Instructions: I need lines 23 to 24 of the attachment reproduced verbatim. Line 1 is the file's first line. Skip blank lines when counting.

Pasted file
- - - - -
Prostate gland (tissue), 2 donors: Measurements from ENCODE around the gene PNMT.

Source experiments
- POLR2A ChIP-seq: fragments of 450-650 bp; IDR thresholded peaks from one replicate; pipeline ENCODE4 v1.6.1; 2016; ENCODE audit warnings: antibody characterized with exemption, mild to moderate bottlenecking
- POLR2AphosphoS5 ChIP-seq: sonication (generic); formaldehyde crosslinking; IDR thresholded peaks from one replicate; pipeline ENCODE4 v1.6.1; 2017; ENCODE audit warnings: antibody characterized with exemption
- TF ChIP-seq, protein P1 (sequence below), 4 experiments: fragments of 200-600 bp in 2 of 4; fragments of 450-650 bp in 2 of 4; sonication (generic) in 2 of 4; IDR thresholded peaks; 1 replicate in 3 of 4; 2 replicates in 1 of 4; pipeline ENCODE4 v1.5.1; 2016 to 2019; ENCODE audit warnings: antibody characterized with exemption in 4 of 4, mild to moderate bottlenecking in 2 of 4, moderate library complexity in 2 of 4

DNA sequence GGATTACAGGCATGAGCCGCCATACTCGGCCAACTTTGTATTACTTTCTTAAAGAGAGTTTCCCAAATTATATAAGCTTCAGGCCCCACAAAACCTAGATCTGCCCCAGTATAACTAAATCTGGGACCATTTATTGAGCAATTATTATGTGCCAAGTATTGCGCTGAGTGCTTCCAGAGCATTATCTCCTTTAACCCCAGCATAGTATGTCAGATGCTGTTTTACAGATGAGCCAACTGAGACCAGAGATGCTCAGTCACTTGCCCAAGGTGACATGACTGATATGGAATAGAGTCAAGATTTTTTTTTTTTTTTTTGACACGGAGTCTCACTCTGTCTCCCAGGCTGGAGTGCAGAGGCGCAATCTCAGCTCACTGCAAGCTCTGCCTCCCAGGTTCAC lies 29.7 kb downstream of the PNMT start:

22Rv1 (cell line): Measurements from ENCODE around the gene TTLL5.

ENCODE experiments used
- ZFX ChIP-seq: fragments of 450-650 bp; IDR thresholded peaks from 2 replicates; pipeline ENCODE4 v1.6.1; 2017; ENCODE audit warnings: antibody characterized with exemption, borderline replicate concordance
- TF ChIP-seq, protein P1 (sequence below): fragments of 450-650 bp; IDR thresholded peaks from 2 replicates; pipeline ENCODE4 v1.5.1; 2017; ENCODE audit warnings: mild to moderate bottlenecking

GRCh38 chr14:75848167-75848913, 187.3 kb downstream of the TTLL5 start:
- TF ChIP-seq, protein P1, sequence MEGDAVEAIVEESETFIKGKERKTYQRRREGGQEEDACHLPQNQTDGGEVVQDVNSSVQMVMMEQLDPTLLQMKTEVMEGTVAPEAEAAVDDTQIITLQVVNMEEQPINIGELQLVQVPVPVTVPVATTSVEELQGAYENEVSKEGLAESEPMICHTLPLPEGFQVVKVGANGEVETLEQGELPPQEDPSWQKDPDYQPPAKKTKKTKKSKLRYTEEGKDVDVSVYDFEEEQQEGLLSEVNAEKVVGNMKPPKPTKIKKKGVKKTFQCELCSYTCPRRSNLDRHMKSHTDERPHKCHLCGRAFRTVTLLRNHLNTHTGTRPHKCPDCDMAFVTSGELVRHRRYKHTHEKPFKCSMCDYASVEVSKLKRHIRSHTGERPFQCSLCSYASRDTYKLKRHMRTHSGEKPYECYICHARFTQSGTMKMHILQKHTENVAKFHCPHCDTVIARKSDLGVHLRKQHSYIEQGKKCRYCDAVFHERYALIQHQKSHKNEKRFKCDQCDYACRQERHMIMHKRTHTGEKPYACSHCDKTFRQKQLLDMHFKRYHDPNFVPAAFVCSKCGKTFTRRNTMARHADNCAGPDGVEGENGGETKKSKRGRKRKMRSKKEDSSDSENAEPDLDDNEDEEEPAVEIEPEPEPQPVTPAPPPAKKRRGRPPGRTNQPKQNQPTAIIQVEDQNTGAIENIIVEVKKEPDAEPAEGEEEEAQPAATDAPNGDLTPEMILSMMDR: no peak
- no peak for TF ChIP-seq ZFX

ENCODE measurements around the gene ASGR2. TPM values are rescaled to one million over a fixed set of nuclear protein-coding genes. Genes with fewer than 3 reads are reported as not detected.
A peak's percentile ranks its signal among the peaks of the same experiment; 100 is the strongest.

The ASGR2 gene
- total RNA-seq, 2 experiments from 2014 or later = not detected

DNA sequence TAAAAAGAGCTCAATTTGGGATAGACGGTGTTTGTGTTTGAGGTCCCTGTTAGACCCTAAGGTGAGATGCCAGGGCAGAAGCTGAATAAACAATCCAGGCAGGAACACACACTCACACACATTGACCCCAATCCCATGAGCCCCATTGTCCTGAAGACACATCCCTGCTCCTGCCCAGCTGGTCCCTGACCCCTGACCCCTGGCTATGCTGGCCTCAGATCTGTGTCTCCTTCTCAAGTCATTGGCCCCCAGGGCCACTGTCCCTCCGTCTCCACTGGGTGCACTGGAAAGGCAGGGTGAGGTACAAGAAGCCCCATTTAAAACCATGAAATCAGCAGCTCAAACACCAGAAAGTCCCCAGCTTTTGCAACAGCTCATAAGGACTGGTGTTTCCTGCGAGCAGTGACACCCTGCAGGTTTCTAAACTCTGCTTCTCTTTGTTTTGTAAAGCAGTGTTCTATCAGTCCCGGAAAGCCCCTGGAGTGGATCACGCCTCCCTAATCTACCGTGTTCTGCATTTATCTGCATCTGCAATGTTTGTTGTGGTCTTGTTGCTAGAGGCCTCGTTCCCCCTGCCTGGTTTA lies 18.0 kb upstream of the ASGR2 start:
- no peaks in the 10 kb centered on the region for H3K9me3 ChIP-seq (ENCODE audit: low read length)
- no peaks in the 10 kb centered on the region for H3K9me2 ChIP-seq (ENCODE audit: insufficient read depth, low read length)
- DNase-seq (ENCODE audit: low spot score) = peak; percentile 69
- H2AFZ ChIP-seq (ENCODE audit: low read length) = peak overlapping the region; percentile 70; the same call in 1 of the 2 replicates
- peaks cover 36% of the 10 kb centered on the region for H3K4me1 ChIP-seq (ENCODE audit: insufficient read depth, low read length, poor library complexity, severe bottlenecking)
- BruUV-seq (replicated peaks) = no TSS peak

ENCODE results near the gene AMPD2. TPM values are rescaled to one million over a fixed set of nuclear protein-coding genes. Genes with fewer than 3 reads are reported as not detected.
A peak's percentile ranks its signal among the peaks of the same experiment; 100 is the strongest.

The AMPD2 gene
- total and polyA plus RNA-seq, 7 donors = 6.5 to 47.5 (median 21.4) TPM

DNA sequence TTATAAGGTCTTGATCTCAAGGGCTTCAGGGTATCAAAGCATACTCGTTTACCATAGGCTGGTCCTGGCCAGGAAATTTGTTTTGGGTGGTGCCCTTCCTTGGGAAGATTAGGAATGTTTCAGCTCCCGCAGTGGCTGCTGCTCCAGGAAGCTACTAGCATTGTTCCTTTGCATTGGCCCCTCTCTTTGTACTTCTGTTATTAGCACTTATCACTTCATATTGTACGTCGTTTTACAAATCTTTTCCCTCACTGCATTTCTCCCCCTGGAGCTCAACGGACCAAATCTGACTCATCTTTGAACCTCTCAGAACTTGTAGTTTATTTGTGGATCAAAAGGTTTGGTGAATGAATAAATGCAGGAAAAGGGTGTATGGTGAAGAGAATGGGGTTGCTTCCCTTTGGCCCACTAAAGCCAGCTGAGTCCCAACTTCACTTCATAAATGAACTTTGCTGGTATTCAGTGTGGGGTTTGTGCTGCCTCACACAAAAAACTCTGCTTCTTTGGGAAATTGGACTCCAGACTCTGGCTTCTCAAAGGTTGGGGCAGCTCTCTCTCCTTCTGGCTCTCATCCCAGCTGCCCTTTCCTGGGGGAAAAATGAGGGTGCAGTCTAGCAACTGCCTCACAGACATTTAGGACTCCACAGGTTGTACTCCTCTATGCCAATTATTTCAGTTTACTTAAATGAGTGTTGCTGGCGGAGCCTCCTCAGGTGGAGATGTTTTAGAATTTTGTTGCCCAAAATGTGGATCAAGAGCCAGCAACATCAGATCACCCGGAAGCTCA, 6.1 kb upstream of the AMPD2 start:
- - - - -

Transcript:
- peaks cover 36% of the 10 kb centered on the region for H3K4me1 ChIP-seq (ENCODE audit: insufficient read depth, low read length, poor library complexity, severe bottlenecking)
- BruUV-seq (replicated peaks) = no TSS peak